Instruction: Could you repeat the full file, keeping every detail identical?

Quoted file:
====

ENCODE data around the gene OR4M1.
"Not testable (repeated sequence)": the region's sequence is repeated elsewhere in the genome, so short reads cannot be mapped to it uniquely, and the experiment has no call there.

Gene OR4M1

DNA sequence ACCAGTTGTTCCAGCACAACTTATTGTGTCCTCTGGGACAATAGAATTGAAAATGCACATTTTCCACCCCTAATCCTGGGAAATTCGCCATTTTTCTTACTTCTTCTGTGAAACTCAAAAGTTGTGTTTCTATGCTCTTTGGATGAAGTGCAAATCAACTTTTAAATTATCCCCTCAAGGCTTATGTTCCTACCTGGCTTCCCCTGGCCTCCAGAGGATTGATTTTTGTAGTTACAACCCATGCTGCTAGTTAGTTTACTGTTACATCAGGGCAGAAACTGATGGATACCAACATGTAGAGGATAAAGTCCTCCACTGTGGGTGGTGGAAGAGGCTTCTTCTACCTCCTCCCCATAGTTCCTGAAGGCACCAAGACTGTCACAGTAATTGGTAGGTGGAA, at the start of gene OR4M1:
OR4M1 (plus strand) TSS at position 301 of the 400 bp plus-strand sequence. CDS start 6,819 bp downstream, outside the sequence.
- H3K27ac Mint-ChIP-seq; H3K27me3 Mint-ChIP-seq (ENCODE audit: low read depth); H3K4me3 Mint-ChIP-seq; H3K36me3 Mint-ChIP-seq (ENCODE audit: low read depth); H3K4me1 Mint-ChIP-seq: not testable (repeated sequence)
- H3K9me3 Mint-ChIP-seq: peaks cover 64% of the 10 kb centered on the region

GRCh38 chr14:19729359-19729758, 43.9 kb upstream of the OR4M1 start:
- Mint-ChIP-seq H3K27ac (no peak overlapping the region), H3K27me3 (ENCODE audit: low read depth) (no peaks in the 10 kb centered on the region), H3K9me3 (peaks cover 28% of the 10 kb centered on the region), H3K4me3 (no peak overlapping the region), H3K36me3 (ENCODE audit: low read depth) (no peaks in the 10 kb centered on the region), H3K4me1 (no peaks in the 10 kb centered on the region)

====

ENCODE data around the gene OR4M1.
"Not testable (repeated sequence)": the region's sequence is repeated elsewhere in the genome, so short reads cannot be mapped to it uniquely, and the experiment has no call there.

Gene OR4M1

DNA sequence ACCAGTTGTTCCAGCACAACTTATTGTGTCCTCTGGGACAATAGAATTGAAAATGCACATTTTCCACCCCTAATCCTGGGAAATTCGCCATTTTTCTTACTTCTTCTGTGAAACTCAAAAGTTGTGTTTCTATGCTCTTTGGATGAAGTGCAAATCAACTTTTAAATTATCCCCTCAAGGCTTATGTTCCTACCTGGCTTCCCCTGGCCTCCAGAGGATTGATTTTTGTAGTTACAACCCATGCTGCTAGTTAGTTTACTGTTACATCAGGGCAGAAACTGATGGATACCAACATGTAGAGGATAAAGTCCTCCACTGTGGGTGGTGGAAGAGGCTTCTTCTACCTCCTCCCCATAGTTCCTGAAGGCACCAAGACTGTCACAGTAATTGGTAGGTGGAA, at the start of gene OR4M1:
OR4M1 (plus strand) TSS at position 301 of the 400 bp plus-strand sequence. CDS start 6,819 bp downstream, outside the sequence.
- H3K27ac Mint-ChIP-seq; H3K27me3 Mint-ChIP-seq (ENCODE audit: low read depth); H3K4me3 Mint-ChIP-seq; H3K36me3 Mint-ChIP-seq (ENCODE audit: low read depth); H3K4me1 Mint-ChIP-seq: not testable (repeated sequence)
- H3K9me3 Mint-ChIP-seq: peaks cover 64% of the 10 kb centered on the region

GRCh38 chr14:19729359-19729758, 43.9 kb upstream of the OR4M1 start:
- Mint-ChIP-seq H3K27ac (no peak overlapping the region), H3K27me3 (ENCODE audit: low read depth) (no peaks in the 10 kb centered on the region), H3K9me3 (peaks cover 28% of the 10 kb centered on the region), H3K4me3 (no peak overlapping the region), H3K36me3 (ENCODE audit: low read depth) (no peaks in the 10 kb centered on the region), H3K4me1 (no peaks in the 10 kb centered on the region)